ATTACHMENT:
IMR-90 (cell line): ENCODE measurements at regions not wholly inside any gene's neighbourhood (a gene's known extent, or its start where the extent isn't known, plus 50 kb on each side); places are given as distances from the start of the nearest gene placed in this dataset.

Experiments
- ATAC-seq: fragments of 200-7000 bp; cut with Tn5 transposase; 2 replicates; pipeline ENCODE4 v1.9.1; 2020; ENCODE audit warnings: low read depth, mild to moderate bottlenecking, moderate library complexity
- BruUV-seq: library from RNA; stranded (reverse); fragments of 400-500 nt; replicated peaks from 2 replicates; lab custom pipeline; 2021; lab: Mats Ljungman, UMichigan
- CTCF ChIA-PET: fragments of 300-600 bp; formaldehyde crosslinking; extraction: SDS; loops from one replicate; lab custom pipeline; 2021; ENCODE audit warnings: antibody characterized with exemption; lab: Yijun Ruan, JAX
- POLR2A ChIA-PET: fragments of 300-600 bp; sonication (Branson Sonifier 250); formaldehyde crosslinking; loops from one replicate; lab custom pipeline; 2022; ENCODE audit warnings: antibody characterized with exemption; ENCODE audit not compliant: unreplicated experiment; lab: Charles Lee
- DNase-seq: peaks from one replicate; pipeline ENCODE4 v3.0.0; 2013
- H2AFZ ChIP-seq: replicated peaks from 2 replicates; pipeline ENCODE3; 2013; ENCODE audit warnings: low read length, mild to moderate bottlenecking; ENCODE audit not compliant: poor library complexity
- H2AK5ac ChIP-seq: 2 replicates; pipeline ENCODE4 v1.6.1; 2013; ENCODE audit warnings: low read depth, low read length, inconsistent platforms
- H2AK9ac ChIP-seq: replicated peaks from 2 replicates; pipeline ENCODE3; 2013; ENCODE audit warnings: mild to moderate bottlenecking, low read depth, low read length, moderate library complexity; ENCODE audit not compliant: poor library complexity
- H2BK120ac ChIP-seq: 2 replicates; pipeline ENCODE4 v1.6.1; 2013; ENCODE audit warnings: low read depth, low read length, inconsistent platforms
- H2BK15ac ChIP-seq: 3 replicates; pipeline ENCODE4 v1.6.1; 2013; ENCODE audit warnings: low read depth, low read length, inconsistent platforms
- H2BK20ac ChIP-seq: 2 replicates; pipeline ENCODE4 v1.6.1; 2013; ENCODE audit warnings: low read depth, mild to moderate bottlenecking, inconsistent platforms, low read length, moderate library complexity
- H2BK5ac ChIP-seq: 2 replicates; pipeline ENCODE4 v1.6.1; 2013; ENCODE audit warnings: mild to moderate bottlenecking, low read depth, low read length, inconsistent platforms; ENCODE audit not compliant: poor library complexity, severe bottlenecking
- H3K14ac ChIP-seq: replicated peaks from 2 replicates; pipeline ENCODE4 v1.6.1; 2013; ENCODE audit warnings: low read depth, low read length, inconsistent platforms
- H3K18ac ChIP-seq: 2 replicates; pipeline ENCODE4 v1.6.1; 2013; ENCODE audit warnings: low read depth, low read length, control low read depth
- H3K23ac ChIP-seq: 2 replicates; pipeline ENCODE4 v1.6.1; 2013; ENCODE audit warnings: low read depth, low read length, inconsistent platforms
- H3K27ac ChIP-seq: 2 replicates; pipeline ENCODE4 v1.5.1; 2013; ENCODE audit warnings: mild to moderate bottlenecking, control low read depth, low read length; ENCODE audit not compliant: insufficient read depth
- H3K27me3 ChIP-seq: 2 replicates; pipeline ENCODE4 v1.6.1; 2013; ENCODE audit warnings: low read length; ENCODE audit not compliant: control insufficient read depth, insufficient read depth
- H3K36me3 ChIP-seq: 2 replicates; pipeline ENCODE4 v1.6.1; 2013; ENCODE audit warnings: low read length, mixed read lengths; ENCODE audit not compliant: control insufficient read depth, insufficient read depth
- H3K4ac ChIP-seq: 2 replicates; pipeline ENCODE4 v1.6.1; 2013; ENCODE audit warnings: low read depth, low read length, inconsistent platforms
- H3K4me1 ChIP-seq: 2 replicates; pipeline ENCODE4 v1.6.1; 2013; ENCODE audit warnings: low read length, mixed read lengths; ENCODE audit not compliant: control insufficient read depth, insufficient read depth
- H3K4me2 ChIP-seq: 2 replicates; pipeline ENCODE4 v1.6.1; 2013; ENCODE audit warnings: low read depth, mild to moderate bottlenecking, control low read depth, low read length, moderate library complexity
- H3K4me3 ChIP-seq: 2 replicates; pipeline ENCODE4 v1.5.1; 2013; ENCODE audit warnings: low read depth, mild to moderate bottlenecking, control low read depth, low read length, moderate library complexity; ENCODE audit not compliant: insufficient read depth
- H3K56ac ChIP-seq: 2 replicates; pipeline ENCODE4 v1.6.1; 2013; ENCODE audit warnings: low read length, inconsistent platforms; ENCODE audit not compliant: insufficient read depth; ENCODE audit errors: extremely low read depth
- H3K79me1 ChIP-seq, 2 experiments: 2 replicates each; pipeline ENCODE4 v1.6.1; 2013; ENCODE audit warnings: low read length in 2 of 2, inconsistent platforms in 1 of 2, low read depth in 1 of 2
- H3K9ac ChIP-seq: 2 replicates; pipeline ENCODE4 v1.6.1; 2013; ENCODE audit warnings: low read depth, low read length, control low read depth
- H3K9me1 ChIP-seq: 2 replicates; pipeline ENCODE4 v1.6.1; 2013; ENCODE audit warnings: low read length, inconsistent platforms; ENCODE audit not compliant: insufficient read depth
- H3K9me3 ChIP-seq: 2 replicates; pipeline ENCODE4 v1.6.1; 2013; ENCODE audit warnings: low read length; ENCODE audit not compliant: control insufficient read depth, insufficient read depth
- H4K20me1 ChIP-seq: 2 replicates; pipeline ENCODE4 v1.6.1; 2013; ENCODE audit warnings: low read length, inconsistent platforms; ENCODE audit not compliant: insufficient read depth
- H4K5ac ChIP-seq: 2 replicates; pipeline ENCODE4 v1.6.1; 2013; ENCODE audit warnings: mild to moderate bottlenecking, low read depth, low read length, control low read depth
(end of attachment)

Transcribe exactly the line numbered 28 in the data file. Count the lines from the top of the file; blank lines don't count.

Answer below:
- H3K9me1 ChIP-seq: 2 replicates; pipeline ENCODE4 v1.6.1; 2013; ENCODE audit warnings: low read length, inconsistent platforms; ENCODE audit not compliant: insufficient read depth